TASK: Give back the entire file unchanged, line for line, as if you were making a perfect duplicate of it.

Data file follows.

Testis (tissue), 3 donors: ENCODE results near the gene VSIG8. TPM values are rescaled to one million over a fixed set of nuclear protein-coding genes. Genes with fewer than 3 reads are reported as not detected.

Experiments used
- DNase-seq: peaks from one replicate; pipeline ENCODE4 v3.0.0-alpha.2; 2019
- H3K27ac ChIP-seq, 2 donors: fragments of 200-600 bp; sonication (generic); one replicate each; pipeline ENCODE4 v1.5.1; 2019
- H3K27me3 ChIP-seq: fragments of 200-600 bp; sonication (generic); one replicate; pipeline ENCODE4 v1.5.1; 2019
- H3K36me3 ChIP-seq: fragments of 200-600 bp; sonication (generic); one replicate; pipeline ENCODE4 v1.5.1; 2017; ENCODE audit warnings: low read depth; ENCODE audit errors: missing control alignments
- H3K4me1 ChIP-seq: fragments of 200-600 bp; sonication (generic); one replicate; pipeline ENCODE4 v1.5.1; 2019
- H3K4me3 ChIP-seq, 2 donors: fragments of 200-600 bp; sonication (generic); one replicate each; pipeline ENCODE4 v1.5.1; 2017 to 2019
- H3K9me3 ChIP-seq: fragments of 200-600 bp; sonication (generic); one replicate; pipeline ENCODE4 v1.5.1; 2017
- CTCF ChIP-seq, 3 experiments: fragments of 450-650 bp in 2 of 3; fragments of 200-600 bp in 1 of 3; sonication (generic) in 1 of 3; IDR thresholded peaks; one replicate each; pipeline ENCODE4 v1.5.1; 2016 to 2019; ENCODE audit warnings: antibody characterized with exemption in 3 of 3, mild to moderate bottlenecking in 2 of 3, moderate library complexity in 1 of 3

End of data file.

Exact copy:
Testis (tissue), 3 donors: ENCODE results near the gene VSIG8. TPM values are rescaled to one million over a fixed set of nuclear protein-coding genes. Genes with fewer than 3 reads are reported as not detected.

Experiments used
- DNase-seq: peaks from one replicate; pipeline ENCODE4 v3.0.0-alpha.2; 2019
- H3K27ac ChIP-seq, 2 donors: fragments of 200-600 bp; sonication (generic); one replicate each; pipeline ENCODE4 v1.5.1; 2019
- H3K27me3 ChIP-seq: fragments of 200-600 bp; sonication (generic); one replicate; pipeline ENCODE4 v1.5.1; 2019
- H3K36me3 ChIP-seq: fragments of 200-600 bp; sonication (generic); one replicate; pipeline ENCODE4 v1.5.1; 2017; ENCODE audit warnings: low read depth; ENCODE audit errors: missing control alignments
- H3K4me1 ChIP-seq: fragments of 200-600 bp; sonication (generic); one replicate; pipeline ENCODE4 v1.5.1; 2019
- H3K4me3 ChIP-seq, 2 donors: fragments of 200-600 bp; sonication (generic); one replicate each; pipeline ENCODE4 v1.5.1; 2017 to 2019
- H3K9me3 ChIP-seq: fragments of 200-600 bp; sonication (generic); one replicate; pipeline ENCODE4 v1.5.1; 2017
- CTCF ChIP-seq, 3 experiments: fragments of 450-650 bp in 2 of 3; fragments of 200-600 bp in 1 of 3; sonication (generic) in 1 of 3; IDR thresholded peaks; one replicate each; pipeline ENCODE4 v1.5.1; 2016 to 2019; ENCODE audit warnings: antibody characterized with exemption in 3 of 3, mild to moderate bottlenecking in 2 of 3, moderate library complexity in 1 of 3